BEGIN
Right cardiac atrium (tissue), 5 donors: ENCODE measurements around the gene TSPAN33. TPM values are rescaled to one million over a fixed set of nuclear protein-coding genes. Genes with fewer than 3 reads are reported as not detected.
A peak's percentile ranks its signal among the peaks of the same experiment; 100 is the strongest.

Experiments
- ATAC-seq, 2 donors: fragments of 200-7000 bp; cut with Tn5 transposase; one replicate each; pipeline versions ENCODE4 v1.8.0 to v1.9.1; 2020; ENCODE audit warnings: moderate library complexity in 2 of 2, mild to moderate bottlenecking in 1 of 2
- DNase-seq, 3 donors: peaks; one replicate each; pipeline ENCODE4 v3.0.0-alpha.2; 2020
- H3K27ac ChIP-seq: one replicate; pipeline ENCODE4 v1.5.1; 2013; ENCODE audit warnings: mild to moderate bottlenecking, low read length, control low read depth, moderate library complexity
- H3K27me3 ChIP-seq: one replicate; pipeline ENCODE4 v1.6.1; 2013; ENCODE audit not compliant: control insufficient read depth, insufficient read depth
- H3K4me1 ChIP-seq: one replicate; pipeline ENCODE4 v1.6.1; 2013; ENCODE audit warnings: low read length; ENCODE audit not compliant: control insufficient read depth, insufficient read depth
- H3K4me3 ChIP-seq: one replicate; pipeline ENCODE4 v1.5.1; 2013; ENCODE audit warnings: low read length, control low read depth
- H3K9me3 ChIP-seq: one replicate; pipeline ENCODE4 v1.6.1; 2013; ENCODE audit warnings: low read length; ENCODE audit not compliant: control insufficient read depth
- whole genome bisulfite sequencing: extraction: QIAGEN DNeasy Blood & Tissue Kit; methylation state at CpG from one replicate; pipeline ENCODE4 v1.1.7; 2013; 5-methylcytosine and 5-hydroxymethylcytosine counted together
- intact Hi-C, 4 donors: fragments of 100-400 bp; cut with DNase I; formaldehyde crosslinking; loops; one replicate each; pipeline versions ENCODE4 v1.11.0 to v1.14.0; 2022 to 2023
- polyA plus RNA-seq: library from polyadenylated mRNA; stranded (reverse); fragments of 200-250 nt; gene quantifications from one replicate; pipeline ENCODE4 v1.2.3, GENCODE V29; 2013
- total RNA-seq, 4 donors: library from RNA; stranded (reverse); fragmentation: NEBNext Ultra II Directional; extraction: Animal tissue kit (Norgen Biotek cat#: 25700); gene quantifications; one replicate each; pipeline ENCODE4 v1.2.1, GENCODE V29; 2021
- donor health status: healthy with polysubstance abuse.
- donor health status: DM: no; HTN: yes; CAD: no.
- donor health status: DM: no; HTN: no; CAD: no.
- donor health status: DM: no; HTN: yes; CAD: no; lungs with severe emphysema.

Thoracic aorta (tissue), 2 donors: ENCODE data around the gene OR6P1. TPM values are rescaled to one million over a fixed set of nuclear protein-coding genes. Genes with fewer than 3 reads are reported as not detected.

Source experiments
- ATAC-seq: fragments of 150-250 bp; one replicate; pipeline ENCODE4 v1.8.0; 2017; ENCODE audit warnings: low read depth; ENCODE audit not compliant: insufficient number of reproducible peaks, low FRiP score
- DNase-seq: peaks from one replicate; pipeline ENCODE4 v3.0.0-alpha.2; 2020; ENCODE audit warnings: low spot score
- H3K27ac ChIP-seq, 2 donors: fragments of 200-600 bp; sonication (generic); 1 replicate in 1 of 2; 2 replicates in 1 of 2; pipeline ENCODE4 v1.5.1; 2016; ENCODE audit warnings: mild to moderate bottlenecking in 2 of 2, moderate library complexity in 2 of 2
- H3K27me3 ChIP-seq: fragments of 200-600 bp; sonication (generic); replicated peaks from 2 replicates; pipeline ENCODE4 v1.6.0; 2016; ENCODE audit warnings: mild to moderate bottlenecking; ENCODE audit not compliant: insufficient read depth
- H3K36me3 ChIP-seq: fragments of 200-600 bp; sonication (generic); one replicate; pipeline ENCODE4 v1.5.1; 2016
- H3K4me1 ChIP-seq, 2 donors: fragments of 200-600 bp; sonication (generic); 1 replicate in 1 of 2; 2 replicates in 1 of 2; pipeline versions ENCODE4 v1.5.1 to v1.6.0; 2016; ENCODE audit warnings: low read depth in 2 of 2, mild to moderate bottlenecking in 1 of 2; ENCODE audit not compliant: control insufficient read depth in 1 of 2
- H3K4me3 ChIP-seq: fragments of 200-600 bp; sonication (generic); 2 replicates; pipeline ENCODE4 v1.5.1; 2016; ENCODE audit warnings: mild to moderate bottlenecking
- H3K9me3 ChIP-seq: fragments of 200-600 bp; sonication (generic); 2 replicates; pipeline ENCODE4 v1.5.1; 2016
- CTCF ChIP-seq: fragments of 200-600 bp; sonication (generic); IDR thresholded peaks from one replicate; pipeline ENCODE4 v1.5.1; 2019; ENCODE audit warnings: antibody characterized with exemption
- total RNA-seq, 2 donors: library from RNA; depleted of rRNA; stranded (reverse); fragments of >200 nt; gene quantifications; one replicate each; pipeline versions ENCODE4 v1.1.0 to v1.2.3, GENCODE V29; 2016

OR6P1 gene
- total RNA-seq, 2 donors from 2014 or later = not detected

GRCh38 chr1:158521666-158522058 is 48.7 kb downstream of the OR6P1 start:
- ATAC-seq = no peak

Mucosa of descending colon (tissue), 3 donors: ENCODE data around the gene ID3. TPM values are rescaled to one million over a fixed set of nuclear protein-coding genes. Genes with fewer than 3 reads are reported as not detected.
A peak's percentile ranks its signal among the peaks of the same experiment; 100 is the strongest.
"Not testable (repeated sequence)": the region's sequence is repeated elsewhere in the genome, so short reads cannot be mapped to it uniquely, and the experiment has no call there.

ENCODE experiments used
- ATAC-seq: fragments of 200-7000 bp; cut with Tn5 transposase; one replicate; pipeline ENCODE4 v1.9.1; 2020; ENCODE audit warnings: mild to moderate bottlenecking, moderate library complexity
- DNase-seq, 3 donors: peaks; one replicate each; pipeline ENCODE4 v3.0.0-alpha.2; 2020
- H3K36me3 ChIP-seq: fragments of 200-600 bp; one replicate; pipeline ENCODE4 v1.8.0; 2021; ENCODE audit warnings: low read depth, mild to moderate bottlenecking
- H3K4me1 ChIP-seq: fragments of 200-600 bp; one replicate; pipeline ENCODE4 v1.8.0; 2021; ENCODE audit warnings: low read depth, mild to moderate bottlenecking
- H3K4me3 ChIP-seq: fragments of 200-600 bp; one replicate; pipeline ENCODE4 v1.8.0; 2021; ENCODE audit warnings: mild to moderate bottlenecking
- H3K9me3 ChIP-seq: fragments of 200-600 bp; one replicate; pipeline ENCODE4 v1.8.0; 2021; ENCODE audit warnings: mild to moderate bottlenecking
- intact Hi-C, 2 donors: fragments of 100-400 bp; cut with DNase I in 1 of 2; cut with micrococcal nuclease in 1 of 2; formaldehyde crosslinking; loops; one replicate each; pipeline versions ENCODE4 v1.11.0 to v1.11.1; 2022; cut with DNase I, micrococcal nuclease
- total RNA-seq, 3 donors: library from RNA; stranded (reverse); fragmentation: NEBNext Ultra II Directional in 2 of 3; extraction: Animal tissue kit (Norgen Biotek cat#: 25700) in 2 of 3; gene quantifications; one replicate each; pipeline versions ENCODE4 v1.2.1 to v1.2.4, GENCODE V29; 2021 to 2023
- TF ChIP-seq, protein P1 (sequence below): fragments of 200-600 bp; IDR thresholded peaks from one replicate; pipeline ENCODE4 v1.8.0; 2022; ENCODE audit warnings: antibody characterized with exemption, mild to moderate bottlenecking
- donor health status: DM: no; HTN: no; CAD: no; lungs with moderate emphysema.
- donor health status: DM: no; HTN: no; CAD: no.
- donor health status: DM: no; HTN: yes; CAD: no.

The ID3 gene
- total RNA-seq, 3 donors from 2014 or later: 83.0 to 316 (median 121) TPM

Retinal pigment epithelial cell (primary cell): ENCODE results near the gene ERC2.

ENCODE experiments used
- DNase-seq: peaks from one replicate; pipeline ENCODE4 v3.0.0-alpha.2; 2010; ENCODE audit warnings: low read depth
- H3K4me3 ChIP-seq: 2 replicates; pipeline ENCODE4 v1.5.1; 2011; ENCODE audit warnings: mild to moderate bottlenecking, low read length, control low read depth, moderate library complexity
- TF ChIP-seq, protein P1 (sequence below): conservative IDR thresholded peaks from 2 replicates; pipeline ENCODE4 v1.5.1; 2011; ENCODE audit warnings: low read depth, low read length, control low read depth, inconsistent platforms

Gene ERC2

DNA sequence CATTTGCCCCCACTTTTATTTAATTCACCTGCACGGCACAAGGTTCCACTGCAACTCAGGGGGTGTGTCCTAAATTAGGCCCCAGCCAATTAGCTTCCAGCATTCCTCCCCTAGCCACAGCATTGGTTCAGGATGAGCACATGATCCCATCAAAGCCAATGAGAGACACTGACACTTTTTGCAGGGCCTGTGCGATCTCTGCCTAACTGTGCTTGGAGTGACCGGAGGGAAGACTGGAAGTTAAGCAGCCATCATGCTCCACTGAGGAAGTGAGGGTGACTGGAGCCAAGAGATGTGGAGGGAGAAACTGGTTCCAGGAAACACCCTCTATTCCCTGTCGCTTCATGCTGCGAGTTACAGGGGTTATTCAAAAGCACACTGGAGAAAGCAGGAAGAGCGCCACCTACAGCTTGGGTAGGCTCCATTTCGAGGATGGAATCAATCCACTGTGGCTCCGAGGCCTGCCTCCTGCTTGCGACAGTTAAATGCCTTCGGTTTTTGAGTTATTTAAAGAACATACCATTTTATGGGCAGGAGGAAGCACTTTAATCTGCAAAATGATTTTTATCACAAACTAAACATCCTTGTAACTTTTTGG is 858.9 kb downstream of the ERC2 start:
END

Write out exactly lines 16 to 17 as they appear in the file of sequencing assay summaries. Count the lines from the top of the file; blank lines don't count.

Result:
- donor health status: DM: no; HTN: yes; CAD: no.
- donor health status: DM: no; HTN: no; CAD: no.